Ayn Rand recognized the important role music played in Western culture: “To the Western man, music is an intensely personal experience and a confirmation of his cognitive power.” The Russian composer, pianist, and conductor Sergei Rachmaninoff (1873-1943) was Ayn Rand’s favorite composer. Rand paid homage to Rachmaninoff at the beginning of Part Four of The Fountainhead. In a brief, inspirational episode, she wrote about a young man riding a bicycle in rural Pennsylvania and contemplating a future as a composer. Rand must have felt affection for the young man. She gave him both her personal experience of music and her aesthetic judgment: “He had always wanted to write music, and he could give no other identity to the thing he sought. If you want to know what it is he told himself, listen to the first phrases of Tchaikovsky’s First Concerto – or the last movement of Rachmaninoff’s Second.” After a chance meeting with the hero of The Fountainhead, Howard Roark, who was building the Monadnock Valley summer resort, the young man rode away with “the courage to face a lifetime,” as a composer. Rachmaninoff’s inspirational Piano Concerto No. 2 premiered on November 9, 1901 in Moscow, Russia.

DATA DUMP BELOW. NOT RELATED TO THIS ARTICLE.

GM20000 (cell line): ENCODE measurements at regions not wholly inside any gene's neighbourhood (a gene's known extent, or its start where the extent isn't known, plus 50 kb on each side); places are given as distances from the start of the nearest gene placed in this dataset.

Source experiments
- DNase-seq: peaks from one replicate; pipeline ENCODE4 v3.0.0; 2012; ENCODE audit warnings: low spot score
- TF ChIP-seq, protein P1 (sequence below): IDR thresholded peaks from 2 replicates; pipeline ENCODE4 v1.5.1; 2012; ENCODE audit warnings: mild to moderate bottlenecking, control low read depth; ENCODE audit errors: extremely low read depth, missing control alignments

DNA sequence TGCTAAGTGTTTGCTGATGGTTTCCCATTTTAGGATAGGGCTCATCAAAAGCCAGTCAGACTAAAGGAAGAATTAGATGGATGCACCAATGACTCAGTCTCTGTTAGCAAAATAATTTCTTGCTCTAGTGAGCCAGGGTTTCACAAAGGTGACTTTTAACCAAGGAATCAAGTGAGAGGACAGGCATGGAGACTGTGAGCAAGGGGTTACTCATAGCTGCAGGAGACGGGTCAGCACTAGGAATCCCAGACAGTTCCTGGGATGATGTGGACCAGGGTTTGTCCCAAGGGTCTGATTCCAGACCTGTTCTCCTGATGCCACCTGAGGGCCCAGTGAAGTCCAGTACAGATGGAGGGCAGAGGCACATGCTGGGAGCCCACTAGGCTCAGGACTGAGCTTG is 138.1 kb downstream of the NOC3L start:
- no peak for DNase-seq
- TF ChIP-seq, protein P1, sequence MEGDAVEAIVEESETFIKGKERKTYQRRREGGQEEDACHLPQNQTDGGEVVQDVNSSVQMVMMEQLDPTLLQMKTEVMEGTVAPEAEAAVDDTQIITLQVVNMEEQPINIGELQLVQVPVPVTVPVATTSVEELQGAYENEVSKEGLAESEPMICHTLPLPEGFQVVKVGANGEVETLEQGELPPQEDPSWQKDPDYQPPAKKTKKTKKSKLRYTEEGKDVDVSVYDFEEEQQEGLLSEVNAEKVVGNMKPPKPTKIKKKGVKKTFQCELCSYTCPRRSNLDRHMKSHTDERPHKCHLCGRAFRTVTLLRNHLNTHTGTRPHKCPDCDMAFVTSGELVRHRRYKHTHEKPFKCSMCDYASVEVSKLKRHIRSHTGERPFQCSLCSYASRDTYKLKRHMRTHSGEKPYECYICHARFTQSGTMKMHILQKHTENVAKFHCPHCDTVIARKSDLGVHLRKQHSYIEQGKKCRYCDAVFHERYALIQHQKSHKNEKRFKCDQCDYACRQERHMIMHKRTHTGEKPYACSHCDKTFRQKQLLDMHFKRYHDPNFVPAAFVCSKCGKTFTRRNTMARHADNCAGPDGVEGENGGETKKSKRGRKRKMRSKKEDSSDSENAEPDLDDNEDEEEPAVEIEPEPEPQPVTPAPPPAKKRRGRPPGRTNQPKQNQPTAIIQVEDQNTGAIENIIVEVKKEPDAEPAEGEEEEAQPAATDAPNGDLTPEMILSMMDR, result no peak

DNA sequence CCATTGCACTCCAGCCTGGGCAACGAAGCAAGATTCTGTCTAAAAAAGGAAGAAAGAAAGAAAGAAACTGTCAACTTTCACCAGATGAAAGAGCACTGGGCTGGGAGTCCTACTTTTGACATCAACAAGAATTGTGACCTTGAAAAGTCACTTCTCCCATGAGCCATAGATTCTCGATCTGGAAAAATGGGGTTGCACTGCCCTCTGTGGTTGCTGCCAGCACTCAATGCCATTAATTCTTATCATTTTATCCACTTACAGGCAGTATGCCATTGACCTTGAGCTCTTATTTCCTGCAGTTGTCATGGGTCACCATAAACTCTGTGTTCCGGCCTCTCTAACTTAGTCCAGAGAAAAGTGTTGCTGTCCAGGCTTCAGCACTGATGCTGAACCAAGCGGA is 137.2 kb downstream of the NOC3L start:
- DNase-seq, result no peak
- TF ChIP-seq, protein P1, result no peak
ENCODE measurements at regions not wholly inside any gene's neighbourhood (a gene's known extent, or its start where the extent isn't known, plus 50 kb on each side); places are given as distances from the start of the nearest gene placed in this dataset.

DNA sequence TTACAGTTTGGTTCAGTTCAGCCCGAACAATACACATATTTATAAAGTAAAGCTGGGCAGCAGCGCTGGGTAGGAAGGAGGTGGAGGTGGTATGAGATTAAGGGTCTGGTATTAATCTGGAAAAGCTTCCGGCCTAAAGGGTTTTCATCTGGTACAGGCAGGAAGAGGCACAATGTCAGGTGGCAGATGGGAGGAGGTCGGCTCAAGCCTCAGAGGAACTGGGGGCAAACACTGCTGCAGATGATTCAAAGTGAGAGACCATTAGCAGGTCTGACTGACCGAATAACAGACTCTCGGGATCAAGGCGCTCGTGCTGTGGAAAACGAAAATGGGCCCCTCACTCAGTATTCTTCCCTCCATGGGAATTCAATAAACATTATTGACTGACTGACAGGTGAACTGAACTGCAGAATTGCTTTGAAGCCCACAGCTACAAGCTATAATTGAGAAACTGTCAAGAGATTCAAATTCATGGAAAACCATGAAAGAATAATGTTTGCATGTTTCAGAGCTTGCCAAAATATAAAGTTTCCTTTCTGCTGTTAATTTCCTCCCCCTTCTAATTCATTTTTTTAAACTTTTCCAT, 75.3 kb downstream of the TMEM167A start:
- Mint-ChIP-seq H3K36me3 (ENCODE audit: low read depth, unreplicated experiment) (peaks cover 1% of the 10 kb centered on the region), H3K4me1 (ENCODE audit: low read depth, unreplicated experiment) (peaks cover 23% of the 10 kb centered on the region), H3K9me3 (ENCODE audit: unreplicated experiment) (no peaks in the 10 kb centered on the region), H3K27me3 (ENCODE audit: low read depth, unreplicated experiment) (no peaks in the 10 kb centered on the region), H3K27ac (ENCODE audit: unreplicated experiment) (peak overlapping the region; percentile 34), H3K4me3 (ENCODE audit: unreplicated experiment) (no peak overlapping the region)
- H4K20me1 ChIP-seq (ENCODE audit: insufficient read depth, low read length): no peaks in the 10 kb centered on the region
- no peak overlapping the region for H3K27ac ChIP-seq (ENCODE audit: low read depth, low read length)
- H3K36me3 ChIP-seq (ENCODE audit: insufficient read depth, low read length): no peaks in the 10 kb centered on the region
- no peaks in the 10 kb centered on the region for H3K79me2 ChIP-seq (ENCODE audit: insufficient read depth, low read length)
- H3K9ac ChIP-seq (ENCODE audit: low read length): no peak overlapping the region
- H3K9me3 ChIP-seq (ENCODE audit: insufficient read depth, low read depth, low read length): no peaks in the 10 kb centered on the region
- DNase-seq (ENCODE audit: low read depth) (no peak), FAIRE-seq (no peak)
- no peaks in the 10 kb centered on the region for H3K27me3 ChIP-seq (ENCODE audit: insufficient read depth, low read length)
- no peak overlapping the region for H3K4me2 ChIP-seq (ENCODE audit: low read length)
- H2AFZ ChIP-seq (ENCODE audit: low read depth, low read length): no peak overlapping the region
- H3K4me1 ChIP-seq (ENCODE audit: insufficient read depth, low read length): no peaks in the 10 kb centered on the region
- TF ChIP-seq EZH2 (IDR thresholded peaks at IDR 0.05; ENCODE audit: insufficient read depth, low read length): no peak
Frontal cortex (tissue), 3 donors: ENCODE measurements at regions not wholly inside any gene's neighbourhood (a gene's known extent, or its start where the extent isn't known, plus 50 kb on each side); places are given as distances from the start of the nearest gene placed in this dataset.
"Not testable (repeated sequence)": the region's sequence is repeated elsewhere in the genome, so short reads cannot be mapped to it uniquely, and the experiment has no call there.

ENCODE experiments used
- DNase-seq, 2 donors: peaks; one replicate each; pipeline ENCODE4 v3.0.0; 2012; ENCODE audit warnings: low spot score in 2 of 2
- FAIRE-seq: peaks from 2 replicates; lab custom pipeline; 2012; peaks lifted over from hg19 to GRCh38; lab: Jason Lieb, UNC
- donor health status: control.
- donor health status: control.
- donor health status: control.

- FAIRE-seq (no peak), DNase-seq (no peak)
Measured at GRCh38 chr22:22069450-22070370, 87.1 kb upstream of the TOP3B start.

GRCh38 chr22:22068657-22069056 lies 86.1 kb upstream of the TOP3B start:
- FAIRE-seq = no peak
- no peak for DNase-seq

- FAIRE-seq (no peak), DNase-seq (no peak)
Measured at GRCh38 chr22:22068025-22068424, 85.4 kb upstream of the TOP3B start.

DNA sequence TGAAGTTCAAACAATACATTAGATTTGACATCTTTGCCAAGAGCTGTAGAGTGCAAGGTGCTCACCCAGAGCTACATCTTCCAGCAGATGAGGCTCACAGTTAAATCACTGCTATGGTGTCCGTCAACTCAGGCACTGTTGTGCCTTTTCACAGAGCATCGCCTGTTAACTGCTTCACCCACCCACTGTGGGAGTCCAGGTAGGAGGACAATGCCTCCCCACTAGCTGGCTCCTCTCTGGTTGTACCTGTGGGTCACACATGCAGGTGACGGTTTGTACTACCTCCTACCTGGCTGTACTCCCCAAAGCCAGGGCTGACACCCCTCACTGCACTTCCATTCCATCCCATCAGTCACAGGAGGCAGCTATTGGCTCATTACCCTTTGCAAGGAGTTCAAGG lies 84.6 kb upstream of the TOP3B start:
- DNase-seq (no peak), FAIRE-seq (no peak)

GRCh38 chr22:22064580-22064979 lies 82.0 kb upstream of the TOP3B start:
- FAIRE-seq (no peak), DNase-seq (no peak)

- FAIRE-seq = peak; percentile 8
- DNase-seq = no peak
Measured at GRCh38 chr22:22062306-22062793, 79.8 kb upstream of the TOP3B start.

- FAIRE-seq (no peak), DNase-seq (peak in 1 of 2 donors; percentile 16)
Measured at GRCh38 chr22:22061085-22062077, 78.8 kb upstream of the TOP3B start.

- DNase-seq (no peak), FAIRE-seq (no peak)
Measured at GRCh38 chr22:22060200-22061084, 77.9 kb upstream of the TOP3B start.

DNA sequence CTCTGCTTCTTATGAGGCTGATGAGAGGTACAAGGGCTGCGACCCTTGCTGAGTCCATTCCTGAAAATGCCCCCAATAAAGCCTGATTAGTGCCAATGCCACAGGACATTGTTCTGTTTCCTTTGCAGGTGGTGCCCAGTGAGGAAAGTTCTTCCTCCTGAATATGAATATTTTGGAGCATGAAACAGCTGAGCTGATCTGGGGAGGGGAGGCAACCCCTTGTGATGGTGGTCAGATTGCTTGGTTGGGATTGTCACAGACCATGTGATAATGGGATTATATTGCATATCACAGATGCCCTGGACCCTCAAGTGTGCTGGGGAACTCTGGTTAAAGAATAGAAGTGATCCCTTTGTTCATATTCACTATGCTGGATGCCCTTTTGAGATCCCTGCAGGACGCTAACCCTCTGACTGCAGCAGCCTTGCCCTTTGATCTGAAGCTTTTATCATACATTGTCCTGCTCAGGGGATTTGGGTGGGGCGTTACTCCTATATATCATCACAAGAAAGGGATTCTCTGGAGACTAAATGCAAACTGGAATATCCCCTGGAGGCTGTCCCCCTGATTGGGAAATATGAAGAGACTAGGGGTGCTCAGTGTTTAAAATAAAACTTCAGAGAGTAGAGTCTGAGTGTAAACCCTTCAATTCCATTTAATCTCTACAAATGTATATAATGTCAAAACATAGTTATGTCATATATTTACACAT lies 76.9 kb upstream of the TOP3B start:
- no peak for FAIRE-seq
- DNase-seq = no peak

Marilyn Moore joins The Atlas Society after a number of years teaching literature and writing at the college level. She has a PhD in English literature, and she considers Ayn Rand a great American writer, comparing Rand’s novels to those of Henry James and Theodore Dreiser. As contributing editor, Marilyn is looking forward to keeping you in the loop on Ayn Rand-related news and events.